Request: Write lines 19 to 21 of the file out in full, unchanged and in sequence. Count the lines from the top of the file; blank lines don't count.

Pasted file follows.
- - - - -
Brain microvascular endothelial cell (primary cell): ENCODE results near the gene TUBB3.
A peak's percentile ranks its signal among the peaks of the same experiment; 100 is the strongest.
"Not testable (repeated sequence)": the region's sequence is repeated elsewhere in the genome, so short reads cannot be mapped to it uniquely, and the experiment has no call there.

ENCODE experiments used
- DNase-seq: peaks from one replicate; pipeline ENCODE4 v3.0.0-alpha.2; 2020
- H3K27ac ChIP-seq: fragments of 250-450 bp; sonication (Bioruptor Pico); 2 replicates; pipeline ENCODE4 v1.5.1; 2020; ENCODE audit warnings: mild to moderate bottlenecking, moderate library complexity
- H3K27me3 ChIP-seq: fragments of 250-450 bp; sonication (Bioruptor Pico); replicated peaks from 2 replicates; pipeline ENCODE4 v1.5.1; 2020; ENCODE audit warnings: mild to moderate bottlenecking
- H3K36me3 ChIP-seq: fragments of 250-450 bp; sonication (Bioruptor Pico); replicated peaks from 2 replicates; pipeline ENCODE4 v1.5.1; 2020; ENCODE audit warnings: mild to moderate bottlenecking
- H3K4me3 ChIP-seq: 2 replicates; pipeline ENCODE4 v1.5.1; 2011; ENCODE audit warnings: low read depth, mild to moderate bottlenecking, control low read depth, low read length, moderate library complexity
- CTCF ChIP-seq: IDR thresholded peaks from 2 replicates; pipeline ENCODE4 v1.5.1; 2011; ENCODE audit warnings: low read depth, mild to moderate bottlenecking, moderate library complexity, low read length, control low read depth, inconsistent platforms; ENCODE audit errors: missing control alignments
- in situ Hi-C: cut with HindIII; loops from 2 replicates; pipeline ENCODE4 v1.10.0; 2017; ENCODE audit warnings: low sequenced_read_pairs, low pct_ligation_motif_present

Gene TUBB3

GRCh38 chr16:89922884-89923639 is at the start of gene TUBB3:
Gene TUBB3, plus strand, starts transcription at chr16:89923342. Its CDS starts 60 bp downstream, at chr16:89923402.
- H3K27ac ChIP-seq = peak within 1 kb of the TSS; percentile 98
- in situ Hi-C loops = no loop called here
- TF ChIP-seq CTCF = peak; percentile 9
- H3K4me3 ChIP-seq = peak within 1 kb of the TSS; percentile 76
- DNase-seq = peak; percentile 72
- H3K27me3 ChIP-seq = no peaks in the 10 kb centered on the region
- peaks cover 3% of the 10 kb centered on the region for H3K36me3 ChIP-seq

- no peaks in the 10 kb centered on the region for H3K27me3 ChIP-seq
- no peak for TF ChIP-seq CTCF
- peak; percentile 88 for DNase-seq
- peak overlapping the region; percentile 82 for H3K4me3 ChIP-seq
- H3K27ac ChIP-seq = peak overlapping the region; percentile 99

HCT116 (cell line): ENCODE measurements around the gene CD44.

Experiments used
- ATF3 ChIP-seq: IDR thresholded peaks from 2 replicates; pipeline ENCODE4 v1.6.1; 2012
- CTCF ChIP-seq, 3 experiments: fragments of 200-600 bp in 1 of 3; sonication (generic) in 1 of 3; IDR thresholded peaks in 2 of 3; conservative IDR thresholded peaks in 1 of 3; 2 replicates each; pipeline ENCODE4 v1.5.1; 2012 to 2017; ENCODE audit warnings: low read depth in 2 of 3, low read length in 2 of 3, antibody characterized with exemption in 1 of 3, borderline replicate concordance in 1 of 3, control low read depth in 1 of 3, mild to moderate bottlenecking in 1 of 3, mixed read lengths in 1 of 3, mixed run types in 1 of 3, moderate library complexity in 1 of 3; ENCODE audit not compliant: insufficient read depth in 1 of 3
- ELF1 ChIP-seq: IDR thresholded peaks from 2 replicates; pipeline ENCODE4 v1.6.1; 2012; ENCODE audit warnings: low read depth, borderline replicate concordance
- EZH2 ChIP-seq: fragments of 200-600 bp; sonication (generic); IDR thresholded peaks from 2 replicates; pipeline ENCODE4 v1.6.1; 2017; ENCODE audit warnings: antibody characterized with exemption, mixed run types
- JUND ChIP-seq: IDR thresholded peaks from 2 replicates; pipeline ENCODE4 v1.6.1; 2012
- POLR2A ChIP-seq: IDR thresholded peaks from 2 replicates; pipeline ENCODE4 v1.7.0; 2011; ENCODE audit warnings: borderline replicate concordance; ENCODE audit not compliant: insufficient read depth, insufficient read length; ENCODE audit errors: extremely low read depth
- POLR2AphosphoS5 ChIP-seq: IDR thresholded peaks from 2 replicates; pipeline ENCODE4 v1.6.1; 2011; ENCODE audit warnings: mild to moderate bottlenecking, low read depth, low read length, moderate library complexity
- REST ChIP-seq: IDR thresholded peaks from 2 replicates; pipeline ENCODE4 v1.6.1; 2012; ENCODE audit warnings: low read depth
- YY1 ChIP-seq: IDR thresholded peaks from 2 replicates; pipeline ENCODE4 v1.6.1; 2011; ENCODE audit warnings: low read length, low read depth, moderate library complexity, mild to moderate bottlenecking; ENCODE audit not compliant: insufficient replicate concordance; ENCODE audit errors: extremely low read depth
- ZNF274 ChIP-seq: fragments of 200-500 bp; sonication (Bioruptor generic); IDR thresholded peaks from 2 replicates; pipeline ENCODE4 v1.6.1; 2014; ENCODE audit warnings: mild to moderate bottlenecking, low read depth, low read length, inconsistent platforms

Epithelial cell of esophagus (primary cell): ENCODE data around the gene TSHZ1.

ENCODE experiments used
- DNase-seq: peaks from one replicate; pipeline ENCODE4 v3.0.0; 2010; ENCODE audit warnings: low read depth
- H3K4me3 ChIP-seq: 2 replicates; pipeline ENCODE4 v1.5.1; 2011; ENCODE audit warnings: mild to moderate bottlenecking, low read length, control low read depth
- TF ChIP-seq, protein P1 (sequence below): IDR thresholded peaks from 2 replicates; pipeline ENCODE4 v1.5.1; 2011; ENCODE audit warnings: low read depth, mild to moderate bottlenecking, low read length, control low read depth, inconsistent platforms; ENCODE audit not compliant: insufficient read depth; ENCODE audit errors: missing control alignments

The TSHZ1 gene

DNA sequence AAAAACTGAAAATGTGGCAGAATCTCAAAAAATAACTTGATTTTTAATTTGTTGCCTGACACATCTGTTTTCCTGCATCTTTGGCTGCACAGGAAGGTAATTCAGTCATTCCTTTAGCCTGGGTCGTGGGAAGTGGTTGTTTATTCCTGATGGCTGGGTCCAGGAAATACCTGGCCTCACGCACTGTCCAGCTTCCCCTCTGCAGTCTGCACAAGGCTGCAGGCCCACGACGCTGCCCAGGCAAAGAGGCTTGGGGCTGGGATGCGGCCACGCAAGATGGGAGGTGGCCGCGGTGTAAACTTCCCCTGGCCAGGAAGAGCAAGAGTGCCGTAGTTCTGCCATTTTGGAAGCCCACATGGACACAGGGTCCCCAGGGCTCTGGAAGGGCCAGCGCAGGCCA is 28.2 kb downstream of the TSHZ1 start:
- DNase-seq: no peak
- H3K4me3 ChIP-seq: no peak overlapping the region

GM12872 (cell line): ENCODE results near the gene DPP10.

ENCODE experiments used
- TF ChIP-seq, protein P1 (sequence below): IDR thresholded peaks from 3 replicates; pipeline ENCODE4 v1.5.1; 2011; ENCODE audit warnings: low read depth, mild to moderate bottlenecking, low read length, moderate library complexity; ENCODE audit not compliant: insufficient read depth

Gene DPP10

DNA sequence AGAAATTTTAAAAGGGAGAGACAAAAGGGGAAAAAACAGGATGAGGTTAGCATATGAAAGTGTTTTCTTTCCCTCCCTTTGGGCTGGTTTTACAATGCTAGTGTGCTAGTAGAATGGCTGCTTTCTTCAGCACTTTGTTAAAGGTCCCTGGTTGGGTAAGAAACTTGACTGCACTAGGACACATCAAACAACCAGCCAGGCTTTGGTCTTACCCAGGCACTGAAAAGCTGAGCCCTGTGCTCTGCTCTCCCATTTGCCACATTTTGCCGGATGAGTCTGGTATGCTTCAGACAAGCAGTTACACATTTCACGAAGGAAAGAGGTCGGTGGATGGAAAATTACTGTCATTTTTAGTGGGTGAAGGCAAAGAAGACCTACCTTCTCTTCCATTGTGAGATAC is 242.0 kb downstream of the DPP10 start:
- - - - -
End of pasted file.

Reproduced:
- DNase-seq = peak; percentile 72
- H3K27me3 ChIP-seq = no peaks in the 10 kb centered on the region
- peaks cover 3% of the 10 kb centered on the region for H3K36me3 ChIP-seq